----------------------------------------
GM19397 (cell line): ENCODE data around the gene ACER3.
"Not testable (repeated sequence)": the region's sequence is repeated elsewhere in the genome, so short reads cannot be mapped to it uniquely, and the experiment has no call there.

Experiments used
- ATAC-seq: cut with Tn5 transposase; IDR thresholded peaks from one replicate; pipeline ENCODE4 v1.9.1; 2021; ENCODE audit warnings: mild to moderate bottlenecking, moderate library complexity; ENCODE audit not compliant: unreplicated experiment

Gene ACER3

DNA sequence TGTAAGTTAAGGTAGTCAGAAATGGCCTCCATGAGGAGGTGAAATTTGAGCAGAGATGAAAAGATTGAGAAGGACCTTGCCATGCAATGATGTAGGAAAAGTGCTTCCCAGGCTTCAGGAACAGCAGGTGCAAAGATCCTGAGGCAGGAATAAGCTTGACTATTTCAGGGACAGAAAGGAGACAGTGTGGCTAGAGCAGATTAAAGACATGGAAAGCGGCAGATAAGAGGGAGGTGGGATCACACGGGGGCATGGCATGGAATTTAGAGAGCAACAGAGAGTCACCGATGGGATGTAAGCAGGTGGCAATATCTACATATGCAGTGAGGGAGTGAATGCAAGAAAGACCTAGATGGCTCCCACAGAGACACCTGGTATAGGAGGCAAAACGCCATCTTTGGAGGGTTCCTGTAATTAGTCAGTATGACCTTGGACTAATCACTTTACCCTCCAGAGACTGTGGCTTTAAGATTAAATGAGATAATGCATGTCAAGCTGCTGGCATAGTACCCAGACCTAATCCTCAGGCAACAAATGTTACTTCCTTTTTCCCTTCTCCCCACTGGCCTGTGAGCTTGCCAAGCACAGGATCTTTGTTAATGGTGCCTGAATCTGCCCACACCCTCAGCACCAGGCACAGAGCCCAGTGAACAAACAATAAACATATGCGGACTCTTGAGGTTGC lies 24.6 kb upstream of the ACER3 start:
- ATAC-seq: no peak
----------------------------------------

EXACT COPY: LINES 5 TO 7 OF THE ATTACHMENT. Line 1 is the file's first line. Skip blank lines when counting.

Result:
Gene ACER3

DNA sequence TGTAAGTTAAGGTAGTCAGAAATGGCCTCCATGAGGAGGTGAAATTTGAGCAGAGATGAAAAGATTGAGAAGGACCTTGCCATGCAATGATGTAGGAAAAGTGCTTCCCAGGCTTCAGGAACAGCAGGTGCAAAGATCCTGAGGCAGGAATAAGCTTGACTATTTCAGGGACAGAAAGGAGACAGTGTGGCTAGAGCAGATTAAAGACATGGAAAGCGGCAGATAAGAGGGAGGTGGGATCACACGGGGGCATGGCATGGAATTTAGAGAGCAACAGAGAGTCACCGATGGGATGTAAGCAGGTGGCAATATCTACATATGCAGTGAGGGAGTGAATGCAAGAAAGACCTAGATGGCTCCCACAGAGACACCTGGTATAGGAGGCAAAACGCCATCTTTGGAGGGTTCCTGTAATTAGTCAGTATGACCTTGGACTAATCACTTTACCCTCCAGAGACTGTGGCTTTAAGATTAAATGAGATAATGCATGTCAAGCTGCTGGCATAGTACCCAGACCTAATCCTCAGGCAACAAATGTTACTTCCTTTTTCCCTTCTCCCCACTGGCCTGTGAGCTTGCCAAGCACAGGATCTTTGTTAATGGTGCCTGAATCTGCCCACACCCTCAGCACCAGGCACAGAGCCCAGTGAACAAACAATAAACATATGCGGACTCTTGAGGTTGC lies 24.6 kb upstream of the ACER3 start:
- ATAC-seq: no peak